Tuesday, May 22, 2007

If you forget to preach the Gospel...

...you can always turn your church into a movie theater! Sell those stained glass windows, board up the holes, and put up a marquee. Strange, but true.

Here's what we saw in Galeton, PA:

I wonder how they made out on the Sunday matinee.

Saturday, May 19, 2007

Faith Confirmed

We took nine saints-in-training to a weekend in New York City. These seventh and eight graders are in our confirmation class.

Near Wall Street, they posed by the bull. Aren't they a good looking bunch?

Around the block, they served breakfast to 125 folks in a downtown soup kitchen. That is, they served the poor who reside in one of the richest neighborhoods of the world.

Even though some of their parents might be astonished, they were actually photographed doing a mop dance. And (don't tell anybody) they enjoyed it!

Wow! Perhaps God is making these Christians into Christians...

I think that's exactly what is going on. And it is a great joy to be their pastor and friend.

Tuesday, May 1, 2007

On the Road

I think I'm the only Presbyterian minister who takes a week of vacation to tour with a jazz quartet. For five days I'm out on the road with the Presbybop Quartet. The whirlwind tour is taking us through Pittsburgh, Cleveland, and Erie.

On Saturday, we played a concert at the Ben Avon Community Church. The music was great, but the occasion was bittersweet. Ben Avon's pastor, Brent Dugan, passed away tragically last November. We offered a memorial concert, and presented a new piece of music in memory of Brent. Titled "The Last Word," it's a haunting ballad, and an appropriate way to remember a good soul.

Since we were in the neighborhood, Linda Williams dropped by. We've been pals for twenty years, and it was great to see her. She has always been such an encouragement to me, and was a dear friend of Brent's as well.

The next day, we stop in Sewickley to lead music for two morning services at the Presbyterian Church. Sewickley is a classy town, and it was a hoot to bring some syncopation to the sanctuary. They want us to come back some time, and that would be a lot of fun.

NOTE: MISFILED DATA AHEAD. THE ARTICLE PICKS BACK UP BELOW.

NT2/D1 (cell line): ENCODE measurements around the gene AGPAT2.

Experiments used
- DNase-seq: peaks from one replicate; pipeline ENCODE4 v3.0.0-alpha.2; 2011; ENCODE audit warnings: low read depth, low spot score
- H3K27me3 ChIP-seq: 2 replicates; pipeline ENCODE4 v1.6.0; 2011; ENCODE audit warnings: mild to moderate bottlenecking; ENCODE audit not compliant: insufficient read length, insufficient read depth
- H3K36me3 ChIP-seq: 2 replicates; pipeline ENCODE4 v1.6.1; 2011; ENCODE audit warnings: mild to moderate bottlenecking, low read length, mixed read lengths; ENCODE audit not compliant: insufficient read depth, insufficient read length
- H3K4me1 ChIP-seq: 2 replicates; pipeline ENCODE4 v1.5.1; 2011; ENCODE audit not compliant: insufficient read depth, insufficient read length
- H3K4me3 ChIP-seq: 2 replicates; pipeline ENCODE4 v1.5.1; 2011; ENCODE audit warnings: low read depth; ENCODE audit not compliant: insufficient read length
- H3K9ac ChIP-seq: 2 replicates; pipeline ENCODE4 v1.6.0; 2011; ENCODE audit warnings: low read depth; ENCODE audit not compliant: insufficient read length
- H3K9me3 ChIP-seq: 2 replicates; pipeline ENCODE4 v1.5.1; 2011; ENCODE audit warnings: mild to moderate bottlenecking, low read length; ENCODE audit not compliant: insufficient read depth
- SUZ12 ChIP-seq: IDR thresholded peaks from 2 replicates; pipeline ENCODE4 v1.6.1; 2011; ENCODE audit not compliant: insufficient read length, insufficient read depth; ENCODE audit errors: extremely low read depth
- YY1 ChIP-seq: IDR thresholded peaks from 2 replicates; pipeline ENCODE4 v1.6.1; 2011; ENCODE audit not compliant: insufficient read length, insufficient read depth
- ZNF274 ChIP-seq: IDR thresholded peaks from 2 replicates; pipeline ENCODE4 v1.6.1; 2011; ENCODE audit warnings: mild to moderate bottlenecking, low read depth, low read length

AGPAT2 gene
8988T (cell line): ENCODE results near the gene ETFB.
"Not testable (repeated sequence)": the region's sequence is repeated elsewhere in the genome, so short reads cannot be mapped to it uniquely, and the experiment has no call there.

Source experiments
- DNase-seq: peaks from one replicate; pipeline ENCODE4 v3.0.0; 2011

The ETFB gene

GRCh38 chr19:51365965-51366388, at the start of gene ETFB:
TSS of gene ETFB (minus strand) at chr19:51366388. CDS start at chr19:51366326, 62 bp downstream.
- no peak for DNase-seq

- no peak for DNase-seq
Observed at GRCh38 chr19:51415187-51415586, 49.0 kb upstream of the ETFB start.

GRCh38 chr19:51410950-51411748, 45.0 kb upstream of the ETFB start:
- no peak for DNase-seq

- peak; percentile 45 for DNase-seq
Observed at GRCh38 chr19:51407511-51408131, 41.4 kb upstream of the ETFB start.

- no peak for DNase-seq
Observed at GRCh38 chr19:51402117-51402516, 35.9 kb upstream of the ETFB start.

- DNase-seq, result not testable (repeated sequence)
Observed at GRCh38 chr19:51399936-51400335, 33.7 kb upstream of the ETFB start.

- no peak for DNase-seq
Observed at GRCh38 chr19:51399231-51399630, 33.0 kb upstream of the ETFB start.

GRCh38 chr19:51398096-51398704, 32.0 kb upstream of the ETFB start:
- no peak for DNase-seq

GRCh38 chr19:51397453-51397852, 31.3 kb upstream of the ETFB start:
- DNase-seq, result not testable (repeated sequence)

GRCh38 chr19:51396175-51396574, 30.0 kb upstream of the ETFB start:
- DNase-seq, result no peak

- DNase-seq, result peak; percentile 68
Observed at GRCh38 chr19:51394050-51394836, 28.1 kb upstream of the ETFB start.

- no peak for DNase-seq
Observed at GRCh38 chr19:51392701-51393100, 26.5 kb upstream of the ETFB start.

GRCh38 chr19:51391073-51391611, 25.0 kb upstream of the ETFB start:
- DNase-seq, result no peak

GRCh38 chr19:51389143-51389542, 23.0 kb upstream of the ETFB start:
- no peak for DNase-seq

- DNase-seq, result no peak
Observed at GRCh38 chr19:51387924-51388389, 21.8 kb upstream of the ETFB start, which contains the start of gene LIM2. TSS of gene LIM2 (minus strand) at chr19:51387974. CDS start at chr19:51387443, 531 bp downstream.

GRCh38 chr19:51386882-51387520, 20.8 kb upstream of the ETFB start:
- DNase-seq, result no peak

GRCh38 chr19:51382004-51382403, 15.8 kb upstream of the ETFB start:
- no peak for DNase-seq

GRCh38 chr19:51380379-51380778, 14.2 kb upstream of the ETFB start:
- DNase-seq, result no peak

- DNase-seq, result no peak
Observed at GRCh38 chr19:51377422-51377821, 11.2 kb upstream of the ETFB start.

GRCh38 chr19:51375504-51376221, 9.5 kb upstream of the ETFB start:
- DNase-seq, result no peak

Soon after the benediction, we hit the road for Cleveland, just two hours away. We have an evening concert at the Rocky River Presbyterian Church, in the western suburbs of the city. Al reminds me that it's the home town of Sammy Kaye, the sweet swing bandleader, but I assure him that we won't be playing any of Sammy's music. The crowd is appreciative, and we're grateful to musician Ginny Roedig and pastor Jon Fancher, who serve as our hosts.

Monday is a well-deserved day off. We sleep in, and then I ramble down to the headquarters of the United Church of Christ, which is next door to our hotel. I've been asked to take part in a conversation about the arts, jazz, and church. We're in the Amistad Chapel, a great space where the band played a few years ago.

To my delight, Bob Chase drops by. Bob is a denominational staff leader for the UCC and a creative genius. He and Bill Pindar were the guys who first invited me to make some jazz for the wider church. They think big: it was the 1989 Bicentennial of the Presbyterian Church, and we collaborated on a huge worship service in downtown Philadelphia, right across the street from the Liberty Bell. For obvious reasons, I call him "Long Tall."

My partners in the arts conversation are Cliff Aerie and Dr. Chris Bakriges, founding members of the Oikos Ensemble. Cliff has a great job title with the UCC: he is their official "Minister of Creativity."

We chat a bit, play a little music, and then go for a long cup of coffee. Later on, I hook up again with the quartet, and we have a wonderful dinner in an Irish pub. It's been a relaxing and energizing day.

Today is Tuesday, and we'll head off to Erie. Our concert tonight will be at the Wayside Presbyterian Church, a friendly place that has welcomed our music in the past. It's close to some of my family, and I'm looking forward to seeing them.